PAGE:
Plaintiffs argue that the Appellate Division “rewrote” N.J.S.A. 59:6–4 and, in doing so, ignored the statute's plain language and the canons of statutory interpretation by creating an unsupported “three-step” definition of “physical examination.” Plaintiffs assert that “[a] survey of medical reference dictionaries confirms that ․ the definition of ‘physical examination’ does not encompass what occurs after the examination is complete, namely, notification or reporting of the results.”
Further, plaintiffs maintain that the plain language of N.J.S.A. 59:6–4 grants immunity only for the failure to conduct a physical examination or to execute an adequate examination. Because the statute's language was clear on its face, plaintiffs allege that the Appellate Division improperly considered N.J.S.A. 59:6–4's legislative history and commentary in violation of the canons of statutory interpretation. Plaintiffs also contend that N.J.S.A. 59:6–4's legislative history and commentary do not support the Appellate Division's extension of immunity to defendants.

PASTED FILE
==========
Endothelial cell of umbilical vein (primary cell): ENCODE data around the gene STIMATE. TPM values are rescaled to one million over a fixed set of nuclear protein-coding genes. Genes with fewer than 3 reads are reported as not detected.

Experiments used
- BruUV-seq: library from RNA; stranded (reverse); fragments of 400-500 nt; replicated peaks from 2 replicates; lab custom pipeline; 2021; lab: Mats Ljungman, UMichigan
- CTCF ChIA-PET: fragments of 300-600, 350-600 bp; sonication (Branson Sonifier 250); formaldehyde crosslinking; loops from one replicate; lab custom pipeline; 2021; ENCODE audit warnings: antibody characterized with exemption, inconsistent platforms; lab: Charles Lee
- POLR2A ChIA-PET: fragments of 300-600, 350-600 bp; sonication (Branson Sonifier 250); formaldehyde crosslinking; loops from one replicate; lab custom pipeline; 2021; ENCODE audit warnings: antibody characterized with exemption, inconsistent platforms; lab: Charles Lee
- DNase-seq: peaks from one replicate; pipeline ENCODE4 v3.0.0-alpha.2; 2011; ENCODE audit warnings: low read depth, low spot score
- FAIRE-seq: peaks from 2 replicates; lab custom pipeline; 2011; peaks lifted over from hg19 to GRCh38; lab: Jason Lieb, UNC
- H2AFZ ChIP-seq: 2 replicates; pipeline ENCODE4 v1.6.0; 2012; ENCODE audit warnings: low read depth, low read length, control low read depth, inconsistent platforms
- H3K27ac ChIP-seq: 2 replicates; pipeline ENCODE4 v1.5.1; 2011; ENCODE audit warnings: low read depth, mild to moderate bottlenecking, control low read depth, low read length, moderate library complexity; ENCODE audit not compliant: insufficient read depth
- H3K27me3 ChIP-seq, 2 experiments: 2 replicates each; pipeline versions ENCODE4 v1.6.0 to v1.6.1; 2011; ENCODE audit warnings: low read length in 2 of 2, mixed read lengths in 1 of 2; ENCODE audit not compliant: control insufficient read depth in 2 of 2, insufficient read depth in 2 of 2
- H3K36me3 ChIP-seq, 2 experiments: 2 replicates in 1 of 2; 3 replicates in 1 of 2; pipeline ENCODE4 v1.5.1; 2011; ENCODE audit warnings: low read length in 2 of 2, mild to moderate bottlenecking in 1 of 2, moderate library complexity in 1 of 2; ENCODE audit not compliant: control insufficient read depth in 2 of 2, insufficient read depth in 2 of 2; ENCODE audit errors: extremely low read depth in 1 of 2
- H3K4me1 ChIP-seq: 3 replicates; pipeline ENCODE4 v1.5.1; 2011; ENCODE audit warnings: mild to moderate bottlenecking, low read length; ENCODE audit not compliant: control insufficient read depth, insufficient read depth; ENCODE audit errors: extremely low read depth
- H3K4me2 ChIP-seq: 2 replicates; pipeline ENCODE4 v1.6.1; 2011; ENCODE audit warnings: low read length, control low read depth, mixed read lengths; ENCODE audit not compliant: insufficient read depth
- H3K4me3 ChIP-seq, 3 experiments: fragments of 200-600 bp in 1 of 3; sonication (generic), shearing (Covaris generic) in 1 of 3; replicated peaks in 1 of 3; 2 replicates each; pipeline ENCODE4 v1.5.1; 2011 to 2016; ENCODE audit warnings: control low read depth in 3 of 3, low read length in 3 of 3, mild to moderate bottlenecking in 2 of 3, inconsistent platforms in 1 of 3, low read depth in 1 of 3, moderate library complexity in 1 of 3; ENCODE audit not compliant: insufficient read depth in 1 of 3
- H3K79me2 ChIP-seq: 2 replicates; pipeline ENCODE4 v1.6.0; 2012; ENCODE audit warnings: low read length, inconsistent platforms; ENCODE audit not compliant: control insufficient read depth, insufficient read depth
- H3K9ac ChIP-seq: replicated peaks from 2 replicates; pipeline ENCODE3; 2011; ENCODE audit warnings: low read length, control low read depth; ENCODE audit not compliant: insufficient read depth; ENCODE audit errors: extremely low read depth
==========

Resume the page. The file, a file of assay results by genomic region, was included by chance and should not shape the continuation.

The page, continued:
Plaintiffs also argue that Kemp does not attach “absolute immunity” to a public entity's failure to communicate the results of a physical or mental examination under N.J.S.A. 59:6–4. Instead, plaintiffs contend that Kemp only immunizes a public entity for the failure to perform an adequate physical or mental examination. Plaintiffs claim that the immunity provided by the Appellate Division's three-step test would render the State's medical reporting laws meaningless and allow public health entities to disregard reporting requirements.
Plaintiffs contend that it is not an anomaly to excuse a public entity from liability for failure to conduct an examination or execute an adequate examination, while attaching liability for failure to communicate the results of an examination. Plaintiffs submit that imposing liability on public entities advances public policy because it ensures that resources are being used efficiently and protects the interests and expectations of the examinee.